New York City remains the domain of the 1 percent (or, more precisely, the top 10 percent of the top 1 percent), according to a new study by the city’s Independent Budget Office that shows that the pretax earnings of the city’s richest residents represented 24 percent of income in the entire city. Looking at 2014, the most recent year that final data was available, the IBO found that the entire top 1 percent took home a total of 40.5 percent of the city’s paychecks, while the lowest 50 percent of earners in New York City took home just 5.6 percent of all income.
“Over the years 2006 to 2014, we can see evidence of growing income inequality in the city,” said Doug Turetsky, chief of staff and communications director for the IBO. “The share of income going to New York City’s highest earners, the top 1 percent — and even more specifically, the top tenth of a percent — has grown. At the same time, the share of income going to the city’s bottom 50 percent has fallen.”
The study found that the bottom 50 percent of income tax filers had their median income drop from $14,153 in 2006 to $12,360 in 2014. At the same time, the share of wealth garnered by the city’s top 1 percent has recovered steadily from a huge dive following the 2008 global financial meltdown. The share going to the top 1 percent topped out at 45.9 percent in 2007.
According to the study, $28.6 billion more are now flowing into the bank accounts of the top 10 percent of earners as compared to 2006.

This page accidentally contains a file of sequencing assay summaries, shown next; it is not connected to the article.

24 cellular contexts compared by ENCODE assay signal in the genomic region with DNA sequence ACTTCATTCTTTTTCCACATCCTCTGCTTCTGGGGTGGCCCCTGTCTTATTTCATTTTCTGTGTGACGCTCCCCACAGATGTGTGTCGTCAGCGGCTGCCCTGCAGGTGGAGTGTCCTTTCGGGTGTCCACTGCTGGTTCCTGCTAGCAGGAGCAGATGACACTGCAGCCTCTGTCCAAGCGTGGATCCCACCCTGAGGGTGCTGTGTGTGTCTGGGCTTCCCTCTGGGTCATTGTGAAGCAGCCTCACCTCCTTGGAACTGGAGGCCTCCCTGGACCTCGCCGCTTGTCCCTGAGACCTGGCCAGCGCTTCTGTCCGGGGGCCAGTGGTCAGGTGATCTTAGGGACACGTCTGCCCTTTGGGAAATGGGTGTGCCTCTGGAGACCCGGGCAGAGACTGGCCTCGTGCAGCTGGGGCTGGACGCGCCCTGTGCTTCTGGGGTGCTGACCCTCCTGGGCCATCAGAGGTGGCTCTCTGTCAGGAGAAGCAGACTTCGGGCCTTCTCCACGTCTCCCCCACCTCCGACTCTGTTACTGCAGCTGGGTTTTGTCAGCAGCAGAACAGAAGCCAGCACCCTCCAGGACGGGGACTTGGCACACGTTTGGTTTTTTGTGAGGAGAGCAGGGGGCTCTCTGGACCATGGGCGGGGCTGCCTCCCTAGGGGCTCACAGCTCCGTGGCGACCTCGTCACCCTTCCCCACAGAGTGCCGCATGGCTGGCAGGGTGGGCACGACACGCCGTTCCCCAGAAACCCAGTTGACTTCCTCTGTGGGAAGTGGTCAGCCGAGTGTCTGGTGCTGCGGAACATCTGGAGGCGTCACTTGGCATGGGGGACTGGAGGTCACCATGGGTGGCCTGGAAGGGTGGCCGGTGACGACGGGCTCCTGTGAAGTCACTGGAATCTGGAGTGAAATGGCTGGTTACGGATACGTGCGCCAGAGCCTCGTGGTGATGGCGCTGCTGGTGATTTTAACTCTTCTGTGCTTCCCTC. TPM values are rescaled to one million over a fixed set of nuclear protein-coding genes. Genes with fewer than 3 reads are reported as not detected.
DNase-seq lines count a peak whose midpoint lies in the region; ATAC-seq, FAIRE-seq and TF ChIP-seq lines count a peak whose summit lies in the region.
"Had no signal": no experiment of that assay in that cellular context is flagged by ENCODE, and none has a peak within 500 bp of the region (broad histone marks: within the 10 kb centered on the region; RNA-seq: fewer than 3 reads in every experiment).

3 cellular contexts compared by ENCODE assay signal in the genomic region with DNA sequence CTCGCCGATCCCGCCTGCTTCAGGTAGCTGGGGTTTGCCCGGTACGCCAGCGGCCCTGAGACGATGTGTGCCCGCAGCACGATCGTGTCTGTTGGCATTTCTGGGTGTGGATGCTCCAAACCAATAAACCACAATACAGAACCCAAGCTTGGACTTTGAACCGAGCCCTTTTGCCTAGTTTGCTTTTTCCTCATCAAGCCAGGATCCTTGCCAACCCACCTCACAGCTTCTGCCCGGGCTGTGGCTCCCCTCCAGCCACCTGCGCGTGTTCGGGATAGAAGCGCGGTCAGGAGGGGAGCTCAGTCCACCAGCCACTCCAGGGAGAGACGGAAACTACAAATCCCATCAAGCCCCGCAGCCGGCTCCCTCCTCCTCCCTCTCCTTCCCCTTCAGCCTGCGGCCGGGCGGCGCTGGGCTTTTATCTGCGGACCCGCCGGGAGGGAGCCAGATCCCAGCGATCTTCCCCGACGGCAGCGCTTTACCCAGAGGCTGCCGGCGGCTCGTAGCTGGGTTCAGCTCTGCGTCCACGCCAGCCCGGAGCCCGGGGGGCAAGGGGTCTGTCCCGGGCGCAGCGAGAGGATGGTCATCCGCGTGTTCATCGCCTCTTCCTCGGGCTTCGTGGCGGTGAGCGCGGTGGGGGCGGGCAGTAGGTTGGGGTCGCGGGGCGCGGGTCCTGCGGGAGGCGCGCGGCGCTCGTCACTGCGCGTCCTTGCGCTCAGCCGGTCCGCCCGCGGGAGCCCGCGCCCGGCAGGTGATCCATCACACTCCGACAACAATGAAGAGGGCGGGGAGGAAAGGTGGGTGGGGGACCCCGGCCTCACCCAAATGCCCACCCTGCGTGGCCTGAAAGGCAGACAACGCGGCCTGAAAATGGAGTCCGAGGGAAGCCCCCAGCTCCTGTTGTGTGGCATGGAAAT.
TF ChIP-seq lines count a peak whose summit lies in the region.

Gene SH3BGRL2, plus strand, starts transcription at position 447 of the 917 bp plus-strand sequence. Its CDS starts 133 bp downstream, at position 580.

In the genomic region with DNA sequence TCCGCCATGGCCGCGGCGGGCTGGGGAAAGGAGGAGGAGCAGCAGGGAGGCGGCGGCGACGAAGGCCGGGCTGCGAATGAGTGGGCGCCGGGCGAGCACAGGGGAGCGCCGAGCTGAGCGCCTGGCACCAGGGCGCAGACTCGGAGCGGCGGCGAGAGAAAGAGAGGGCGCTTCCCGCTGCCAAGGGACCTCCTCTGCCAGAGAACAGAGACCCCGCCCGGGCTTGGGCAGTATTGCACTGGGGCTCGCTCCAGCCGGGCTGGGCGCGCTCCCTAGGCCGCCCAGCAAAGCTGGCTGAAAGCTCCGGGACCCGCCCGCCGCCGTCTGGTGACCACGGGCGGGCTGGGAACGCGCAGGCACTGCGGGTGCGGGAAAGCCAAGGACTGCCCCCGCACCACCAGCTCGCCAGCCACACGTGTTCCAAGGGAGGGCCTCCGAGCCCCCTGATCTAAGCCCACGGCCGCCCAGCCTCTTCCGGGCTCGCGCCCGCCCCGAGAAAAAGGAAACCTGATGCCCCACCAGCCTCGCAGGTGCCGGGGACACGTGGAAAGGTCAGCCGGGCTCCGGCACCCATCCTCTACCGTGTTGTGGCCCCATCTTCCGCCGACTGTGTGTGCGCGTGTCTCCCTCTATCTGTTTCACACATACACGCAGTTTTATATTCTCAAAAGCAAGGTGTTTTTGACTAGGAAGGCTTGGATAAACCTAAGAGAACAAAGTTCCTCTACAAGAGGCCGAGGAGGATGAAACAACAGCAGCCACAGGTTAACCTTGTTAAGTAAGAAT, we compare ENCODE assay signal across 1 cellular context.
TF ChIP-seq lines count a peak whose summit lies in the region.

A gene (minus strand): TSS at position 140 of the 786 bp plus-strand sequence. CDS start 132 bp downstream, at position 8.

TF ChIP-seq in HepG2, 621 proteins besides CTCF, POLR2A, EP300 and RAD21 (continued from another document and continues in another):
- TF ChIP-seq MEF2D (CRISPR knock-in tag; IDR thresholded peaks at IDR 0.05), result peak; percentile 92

Mayor Bill de Blasio swept into office in 2013 on a platform of “A Tale of Two Cities,” one rich and one poor, which resonated with New Yorkers seeing the manifestations of this widening inequality in the shape of massive, empty condos for the wealthy; widespread gentrification; and skyrocketing rents. The report covers de Blasio’s first year in office, although many of his programs aimed at decreasing this widening inequality wouldn’t have had time to make much of an impact by then, if the mayor can change inequality much at all.
“Mayors have a limited tool kit when it comes to addressing issues of income distribution, especially in the short term,” Turetsky said. “But Mayor de Blasio has reached for several of them, including the spearheading of legislation for paid sick leave, advocating for the increase in the state minimum wage to $15, and expanding the availability of pre-K for all four-year-olds.”
Earlier this year, de Blasio pushed the state to adopt a “mansion tax,” which would have put a 2.5 percent levy on home purchases worth $2 million or more. That tax idea was summarily squashed by Governor Andrew Cuomo, who said it “never went anywhere.”
Despite a setback in 2008, the gilded city appears to be finally complete.